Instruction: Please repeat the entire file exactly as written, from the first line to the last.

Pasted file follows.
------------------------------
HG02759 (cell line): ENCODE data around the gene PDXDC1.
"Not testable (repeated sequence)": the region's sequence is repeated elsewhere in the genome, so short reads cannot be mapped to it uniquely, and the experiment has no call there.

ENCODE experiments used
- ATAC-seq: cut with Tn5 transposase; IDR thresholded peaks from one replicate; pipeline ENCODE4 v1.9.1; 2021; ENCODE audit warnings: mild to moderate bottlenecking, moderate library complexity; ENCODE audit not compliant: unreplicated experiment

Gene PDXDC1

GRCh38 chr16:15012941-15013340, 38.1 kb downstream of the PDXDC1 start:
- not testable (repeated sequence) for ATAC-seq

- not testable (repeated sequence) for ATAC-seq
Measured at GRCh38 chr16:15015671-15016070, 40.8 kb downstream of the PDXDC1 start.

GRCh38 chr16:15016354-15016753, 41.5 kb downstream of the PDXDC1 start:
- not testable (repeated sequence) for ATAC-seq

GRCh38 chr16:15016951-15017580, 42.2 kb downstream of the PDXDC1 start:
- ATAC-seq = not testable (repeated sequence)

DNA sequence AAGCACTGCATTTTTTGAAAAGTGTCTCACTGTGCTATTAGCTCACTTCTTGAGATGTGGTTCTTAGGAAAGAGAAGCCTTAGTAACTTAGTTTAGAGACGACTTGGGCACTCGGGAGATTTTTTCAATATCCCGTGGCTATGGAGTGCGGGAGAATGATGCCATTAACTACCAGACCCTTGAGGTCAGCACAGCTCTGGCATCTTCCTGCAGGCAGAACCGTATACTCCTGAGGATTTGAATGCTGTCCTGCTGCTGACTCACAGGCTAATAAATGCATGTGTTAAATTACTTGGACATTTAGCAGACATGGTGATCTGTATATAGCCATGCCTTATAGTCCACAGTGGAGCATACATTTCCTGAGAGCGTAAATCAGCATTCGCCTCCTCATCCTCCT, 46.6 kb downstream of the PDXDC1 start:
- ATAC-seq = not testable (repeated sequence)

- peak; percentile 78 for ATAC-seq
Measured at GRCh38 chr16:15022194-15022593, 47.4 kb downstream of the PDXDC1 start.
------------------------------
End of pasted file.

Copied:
HG02759 (cell line): ENCODE data around the gene PDXDC1.
"Not testable (repeated sequence)": the region's sequence is repeated elsewhere in the genome, so short reads cannot be mapped to it uniquely, and the experiment has no call there.

ENCODE experiments used
- ATAC-seq: cut with Tn5 transposase; IDR thresholded peaks from one replicate; pipeline ENCODE4 v1.9.1; 2021; ENCODE audit warnings: mild to moderate bottlenecking, moderate library complexity; ENCODE audit not compliant: unreplicated experiment

Gene PDXDC1

GRCh38 chr16:15012941-15013340, 38.1 kb downstream of the PDXDC1 start:
- not testable (repeated sequence) for ATAC-seq

- not testable (repeated sequence) for ATAC-seq
Measured at GRCh38 chr16:15015671-15016070, 40.8 kb downstream of the PDXDC1 start.

GRCh38 chr16:15016354-15016753, 41.5 kb downstream of the PDXDC1 start:
- not testable (repeated sequence) for ATAC-seq

GRCh38 chr16:15016951-15017580, 42.2 kb downstream of the PDXDC1 start:
- ATAC-seq = not testable (repeated sequence)

DNA sequence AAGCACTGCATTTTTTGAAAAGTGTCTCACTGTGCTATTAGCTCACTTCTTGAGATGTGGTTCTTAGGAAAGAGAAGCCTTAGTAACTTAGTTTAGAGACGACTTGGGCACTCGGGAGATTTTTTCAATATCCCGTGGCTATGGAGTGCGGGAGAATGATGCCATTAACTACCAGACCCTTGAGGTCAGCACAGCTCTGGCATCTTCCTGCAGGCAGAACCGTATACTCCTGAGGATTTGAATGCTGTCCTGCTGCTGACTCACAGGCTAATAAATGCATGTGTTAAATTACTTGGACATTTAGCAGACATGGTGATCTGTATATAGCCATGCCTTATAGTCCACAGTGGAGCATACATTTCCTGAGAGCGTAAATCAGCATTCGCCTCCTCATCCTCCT, 46.6 kb downstream of the PDXDC1 start:
- ATAC-seq = not testable (repeated sequence)

- peak; percentile 78 for ATAC-seq
Measured at GRCh38 chr16:15022194-15022593, 47.4 kb downstream of the PDXDC1 start.